Designated 'Natural Monument of Andalucía' This Natural Monument is one of the most outstanding sights of the 'Desfiladero de Despeñaperros' ('Gorge of the Falling Dogs'), a narrow pass flanked by(or 'Great Gorge' enormous rock columns resembling the tubes of a cathedral organ. The stunning beauty of the place, which can be admired from a nearby viewpoint, is enhanced by the colourful contrast between the grey rocks and the intense yellow and orange hue of lichens living on the rocks.

The natural monument has a remarkable origin. 500 million years ago the whole region was underneath the sea, though not at a great depth. Little by little, the sea bottom was covered by sand and clay washed out by the rivers flowing from the Iberian plateau into the sea at that place. Some 300 hundred million years ago these underwater soils emerged from the sea and since then the river, the rains and the wind have eroded the relief and sculpted these magnificent organ-like shapes. On top of these rocks has grown a Mediterranean system of holm and Portuguese oak forest (Quercus ilex and Quercus suber) and scrubland, the habitat of genets (Genetta genetta), martens ((Martes foina) and many species of prey birds.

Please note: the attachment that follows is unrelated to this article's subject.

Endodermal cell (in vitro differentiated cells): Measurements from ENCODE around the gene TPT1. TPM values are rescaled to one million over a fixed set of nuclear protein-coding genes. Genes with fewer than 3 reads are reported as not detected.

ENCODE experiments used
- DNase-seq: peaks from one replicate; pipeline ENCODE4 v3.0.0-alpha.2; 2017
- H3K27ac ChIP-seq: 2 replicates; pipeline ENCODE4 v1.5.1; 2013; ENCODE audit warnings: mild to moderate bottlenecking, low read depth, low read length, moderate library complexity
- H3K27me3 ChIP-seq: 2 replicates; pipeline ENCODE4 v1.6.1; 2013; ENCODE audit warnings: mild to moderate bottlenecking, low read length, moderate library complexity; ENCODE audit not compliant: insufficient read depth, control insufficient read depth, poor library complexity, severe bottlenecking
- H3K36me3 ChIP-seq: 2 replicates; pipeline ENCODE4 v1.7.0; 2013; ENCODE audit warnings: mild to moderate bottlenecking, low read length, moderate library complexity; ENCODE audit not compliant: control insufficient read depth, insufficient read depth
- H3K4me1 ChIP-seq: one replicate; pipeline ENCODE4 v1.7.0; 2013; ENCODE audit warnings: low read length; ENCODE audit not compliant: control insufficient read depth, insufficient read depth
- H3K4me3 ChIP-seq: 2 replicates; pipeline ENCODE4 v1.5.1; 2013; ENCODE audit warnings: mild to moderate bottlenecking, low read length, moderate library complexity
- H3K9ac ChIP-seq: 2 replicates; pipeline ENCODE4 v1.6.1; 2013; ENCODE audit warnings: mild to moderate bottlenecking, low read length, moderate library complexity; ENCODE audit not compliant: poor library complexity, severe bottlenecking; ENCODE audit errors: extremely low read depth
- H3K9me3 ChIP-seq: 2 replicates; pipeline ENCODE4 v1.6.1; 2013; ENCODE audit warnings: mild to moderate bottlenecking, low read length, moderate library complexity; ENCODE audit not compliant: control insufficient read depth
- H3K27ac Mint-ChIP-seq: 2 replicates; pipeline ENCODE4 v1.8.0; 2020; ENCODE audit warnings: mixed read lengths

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Cave paintings

Prehistoric cave art in Aldeaquemada